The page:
Harmful Fumes from Frying — Chromatography Investigates

Sep 25 2015 Read 2557 Times

One of the most popular methods of cooking is to fry food in oil — it is used the world over to produce food like stir-fries, steak and doughnuts. Many people would agree that fried food tastes good — whether it’s a stir-fry, tempura or a good burger.

Some researchers believe that evolution could be behind our love of fried food. When food was harder to find and man survived by hunting and collecting berries — finding a good calorie source was rewarded by our brains sending out a positive message. Fried food is relatively high in calories — and our brains reward us with good emotions for consuming those calories — hence we like the food.

The health benefits — or harms — of eating too much fried food are regularly discussed by governments, food experts and the media; but what about cooking fried food? Can standing over a pan of hot oil cause us any harm? Let’s take a look.

Depends on the oil

There have been several studies carried out to look at the fumes released when food is fried and what effect those fumes might have. In a study carried out at the University of Dayton Research Institute and reported in the Journal of Agricultural and Food Chemistry, the effects of different oil temperatures and different oils were investigated.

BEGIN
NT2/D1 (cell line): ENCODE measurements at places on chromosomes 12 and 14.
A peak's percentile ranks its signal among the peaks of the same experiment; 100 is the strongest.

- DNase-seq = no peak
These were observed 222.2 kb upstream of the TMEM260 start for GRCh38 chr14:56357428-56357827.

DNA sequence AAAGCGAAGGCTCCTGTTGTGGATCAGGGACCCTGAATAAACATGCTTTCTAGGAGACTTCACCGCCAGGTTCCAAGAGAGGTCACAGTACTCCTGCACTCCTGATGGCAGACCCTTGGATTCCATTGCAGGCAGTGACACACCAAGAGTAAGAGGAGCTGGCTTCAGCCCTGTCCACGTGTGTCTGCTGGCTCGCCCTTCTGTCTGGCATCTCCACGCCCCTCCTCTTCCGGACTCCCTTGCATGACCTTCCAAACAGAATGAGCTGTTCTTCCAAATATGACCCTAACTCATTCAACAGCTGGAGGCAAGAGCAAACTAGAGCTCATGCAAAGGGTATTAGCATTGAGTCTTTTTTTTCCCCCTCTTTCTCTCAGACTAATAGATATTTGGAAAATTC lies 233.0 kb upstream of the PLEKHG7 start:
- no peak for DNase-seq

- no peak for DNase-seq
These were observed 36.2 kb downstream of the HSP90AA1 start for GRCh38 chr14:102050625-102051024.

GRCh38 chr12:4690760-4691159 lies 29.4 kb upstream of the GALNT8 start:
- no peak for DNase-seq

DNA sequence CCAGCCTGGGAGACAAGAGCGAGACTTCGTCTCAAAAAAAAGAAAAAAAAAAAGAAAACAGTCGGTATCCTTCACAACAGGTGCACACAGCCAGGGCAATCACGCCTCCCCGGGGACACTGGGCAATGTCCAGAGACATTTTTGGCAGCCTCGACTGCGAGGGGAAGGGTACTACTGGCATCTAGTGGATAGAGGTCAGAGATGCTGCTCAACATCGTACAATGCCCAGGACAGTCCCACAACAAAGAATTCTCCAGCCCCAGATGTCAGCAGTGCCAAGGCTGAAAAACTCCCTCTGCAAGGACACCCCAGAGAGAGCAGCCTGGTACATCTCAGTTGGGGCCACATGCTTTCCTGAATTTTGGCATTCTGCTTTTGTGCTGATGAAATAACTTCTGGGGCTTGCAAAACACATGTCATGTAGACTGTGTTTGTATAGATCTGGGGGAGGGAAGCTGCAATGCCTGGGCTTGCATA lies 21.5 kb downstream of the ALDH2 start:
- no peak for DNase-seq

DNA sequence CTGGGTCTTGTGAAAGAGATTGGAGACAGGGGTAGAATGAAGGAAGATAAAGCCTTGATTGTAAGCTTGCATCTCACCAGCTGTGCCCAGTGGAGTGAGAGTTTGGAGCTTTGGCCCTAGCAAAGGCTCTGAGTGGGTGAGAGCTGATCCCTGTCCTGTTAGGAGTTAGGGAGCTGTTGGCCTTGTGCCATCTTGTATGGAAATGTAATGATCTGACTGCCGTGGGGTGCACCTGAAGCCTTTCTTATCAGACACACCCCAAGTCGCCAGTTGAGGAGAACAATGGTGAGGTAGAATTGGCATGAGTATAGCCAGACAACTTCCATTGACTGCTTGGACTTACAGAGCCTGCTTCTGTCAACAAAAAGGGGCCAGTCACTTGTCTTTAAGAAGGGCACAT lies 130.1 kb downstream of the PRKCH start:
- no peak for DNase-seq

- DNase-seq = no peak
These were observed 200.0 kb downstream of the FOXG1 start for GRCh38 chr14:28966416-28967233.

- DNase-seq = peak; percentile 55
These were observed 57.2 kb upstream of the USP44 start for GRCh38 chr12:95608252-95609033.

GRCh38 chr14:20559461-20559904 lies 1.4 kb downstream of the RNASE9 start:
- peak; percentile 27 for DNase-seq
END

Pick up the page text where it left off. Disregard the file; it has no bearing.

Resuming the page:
The scientists compared canola oil, olive oil and extra virgin olive oil. Extra virgin olive oil is unrefined olive oil, it is classed as the purest olive oil and is generally the highest quality oil, whereas olive oil has been processed which removes some of the colour and flavours. Canola oil is made from rapeseed and is a widely used relatively inexpensive vegetable oil.

Carcinogenic fumes?

The researchers were interested in finding out what was released when the oils were heated — particularly the substances acrolein and acetaldehyde. Acrolein is considered to be toxic to lungs and acetaldehyde is carcinogenic to humans — therefore they are not really substances you want to be inhaling. The oils were heated at 180 degrees Celsius (for 15 hours) and 240 degree Celsius (7hours) with the oil fumes collected and then analysed.

Gas chromatography in tandem with mass spectrometry (GC-MS) was used to analyse the volatiles that were collected from the oil fumes. GC-MS is one of the key techniques used to analyse volatiles released from oils as discussed in the article, Determination of Biomarkers in Petroleum by Multidimensional Gas Chromatography: Fundamentals, Applications, and Future Perspectives.

It was found that at both temperatures, the quantities of acetaldehyde and acrolein released from canola oil was much higher than that released from the olive oils. Based on the research, the researchers recommend that olive oil is used for frying, and that the recommended frying temperature of 180 degrees Celsius is used.

Fish and chip supper anyone?

Image by Takeaway via Wikimedia Commons
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